Her makeup was as good as it was going to get. Her hair was meticulously styled to look as though she had put no effort into it. She had changed from her sandals into her heels. There were no emergency calls or texts from her mother. There was absolutely no reason for her to still be in the car. Yet here she was. She checked her phone again: 8:11 pm and no new notifications. She was not intentionally making him wait, but she would rather he think that than think she was nearly crippled by anxiety over the first date she had been on in over a year. Maybe this was a mistake. She started the car and began formulating a reasonable, not technically lying, excuse. Then she said aloud, “Fuck it.”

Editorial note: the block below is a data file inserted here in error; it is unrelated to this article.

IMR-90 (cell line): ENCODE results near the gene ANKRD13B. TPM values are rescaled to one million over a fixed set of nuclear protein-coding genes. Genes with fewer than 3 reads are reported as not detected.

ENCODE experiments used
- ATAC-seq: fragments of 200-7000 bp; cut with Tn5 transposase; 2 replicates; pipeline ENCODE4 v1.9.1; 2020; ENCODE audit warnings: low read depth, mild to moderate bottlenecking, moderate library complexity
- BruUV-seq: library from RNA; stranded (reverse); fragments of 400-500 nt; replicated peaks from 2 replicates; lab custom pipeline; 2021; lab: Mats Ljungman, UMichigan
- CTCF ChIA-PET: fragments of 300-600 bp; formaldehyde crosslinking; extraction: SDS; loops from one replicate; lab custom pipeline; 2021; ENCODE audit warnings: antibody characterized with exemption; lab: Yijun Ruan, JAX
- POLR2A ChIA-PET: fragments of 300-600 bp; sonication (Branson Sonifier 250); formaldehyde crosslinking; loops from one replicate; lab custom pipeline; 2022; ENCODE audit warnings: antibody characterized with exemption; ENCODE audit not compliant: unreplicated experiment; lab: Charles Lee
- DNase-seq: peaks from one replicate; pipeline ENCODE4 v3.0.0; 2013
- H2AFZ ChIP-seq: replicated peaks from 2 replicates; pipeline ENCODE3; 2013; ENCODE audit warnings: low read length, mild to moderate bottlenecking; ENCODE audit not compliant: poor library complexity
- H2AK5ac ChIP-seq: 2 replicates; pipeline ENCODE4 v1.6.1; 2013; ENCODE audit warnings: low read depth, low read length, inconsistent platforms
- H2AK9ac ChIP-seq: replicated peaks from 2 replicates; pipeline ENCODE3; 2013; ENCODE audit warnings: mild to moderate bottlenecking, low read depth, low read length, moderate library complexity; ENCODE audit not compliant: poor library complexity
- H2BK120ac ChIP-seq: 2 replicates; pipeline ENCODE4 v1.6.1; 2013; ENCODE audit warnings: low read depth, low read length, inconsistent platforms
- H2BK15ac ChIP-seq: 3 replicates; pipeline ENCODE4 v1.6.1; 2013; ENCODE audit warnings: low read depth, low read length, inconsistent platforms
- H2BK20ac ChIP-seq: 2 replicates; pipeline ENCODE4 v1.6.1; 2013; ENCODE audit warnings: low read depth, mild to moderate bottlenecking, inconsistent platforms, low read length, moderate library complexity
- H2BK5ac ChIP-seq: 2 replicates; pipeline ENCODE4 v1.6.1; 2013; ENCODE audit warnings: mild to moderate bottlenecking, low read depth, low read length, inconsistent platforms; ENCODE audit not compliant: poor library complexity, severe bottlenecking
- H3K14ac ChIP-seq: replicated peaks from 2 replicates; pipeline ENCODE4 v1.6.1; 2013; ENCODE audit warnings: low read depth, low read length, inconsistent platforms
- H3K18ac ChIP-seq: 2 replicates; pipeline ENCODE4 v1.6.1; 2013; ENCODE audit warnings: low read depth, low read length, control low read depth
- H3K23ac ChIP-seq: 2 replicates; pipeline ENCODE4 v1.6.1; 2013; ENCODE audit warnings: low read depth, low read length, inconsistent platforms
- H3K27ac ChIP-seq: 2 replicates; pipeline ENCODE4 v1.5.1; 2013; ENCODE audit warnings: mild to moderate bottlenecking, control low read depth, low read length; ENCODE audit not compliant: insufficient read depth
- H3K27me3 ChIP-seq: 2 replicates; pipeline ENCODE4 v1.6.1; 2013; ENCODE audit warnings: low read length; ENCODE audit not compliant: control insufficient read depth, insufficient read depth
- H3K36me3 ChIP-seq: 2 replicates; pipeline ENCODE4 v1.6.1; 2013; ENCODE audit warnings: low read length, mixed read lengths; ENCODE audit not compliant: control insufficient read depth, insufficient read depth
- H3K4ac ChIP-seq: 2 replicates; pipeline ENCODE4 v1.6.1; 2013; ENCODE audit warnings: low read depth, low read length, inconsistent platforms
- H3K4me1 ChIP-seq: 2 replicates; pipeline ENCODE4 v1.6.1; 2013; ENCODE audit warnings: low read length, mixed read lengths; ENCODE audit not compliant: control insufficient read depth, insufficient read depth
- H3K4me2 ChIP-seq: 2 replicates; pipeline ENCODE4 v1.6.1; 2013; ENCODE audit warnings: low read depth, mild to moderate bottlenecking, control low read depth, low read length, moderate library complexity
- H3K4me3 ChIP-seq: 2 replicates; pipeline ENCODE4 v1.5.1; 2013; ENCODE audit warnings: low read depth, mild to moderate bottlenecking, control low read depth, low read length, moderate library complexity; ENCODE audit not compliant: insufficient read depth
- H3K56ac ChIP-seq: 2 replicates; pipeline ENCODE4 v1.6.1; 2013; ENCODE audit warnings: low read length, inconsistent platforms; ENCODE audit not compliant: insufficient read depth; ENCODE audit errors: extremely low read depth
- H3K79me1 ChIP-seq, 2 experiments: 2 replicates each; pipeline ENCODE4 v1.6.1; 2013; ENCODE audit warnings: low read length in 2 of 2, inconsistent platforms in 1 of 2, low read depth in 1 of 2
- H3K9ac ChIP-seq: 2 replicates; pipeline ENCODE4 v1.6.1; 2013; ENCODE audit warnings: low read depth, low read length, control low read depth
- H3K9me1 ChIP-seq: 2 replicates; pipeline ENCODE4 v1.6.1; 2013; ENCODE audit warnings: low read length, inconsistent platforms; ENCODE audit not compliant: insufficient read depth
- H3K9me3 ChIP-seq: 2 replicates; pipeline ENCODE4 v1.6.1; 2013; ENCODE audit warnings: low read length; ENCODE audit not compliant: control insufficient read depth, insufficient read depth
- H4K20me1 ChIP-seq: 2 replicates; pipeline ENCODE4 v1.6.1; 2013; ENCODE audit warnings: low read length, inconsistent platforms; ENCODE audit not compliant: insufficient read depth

Maybe he should call her. She was almost 15 minutes late now, and in his experience, that was generally the longest a person should be expected to wait without calling or leaving. But he knew she had a son and so many more serious adult responsibilities than he had, and maybe it was understandable. He did not want to seem overzealous in reaching out to her; he feared that he had already come on too strongly by asking her to dinner before he had even fully moved back into town. Maybe that is what happened. Maybe she had only agreed to meet up with him as friends and then changed her mind once he suggested the overtly romantic restaurant. Or maybe she had had an emergency with her son and could not be bothered by such a tedious chore of cancelling their date, which was relatively meaningless by comparison. Or maybe he had just told her the wrong time. If that were the case, he would look silly for waiting there for so long and not calling.